Preston officials receive petition to add second resident state trooper

Preston – A petition submitted by residents seeking to reinstate the second resident state trooper cut from the budget last spring has renewed tensions between the boards of selectmen and finance that nearly led to a lawsuit a month ago over a similar dispute.

The Board of Selectmen voted at a special meeting Thursday to send the issue to a town meeting and will set the schedule and wording for the call of the meeting next Thursday. The town meeting likely will be held Nov. 2, First Selectman Robert Congdon said.

The petition was prompted by several home burglaries in recent weeks, Congdon said.

On Wednesday, over objections from about a dozen residents in attendance, the Board of Finance rejected the petitioners’ request to fund the estimated $149,000 cost for the second resident state trooper at this point in the fiscal year.

That vote renewed the apparent contradiction in state laws that govern the town. One statute requires the Board of Selectmen call a town meeting within 21 days if at least 20 residents file a petition asking for a special town meeting on a certain topic. The town clerk’s office certified that at least 20 registered Preston voters did sign the petition titled “To reinstate the second resident state trooper position for the remainder of the 2017-18 fiscal year.”

But a second state statute gives the Board of Finance the authority to make recommendations to the town meeting on any spending item. If the Board of Finance denies the funding for the item, the town cannot spend the money.

“With the Board of Finance having taken a position, the town meeting is frivolous,” Board of Finance Chairman Norman Gauthier said after Thursday’s selectmen meeting.

Congdon, however, said selectmen were obligated to schedule a town meeting at the request of the petitioning residents. He agreed that without Board of Finance approval of the funding, the town could not hire a second resident trooper.

“But I personally believe the voters have a right to be heard on issues such as this,” Congdon said. “And the Board of Finance has the right and the obligation to determine whether it’s financially harmful to the town to appropriate the money.”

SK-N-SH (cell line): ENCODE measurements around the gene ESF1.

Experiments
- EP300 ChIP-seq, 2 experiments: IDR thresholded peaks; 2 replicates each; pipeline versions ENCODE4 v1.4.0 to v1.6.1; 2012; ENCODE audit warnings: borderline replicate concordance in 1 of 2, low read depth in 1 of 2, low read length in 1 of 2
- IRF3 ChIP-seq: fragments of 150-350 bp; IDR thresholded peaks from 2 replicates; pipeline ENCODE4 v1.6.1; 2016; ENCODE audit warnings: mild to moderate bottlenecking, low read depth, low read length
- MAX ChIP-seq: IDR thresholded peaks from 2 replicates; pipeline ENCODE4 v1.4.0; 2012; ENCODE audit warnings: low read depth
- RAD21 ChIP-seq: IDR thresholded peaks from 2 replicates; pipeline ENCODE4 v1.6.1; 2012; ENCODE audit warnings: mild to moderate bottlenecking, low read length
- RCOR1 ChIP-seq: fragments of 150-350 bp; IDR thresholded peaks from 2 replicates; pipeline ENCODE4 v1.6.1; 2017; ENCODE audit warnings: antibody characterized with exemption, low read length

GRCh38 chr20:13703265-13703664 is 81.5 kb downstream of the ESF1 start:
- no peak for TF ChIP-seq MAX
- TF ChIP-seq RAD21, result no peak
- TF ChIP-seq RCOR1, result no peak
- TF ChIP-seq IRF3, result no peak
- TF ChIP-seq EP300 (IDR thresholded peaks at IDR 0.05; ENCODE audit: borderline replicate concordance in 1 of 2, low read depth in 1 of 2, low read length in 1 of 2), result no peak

Gauthier said some finance board members indicated Wednesday that they would be willing to revisit the issue if the state approves a budget that does not bring the draconian cuts to Preston’s grants called for in Gov. Dannel P. Malloy’s executive order in place without an approved budget.

A similar issue led to heated debate and a threat by the Board of Finance to sue the Board of Selectmen in September over a request by the Board of Education to allow seven nonunion school employees to join the state Municipal Employees’ Retirement System. Town government employees already are in the system.

The Board of Finance voted against appropriating the $780,000 required to fund the system over time. The Board of Selectmen were conflicted between the school board’s request to schedule a town meeting and the lack of approval for the appropriation. The town attorney initially ruled that the selectmen should schedule a town meeting, but then reversed the ruling based on the finance board’s rejection of the funding.

Congdon said selectmen again will ask for an attorney’s opinion on what selectmen should do if a town board or commission makes a request for a town meeting.

“If a board or commission sends a request to the Board of Selectmen for an issue to schedule a town meeting, is that vote considered petition? I think we’re going to get an attorney ruling on that.”


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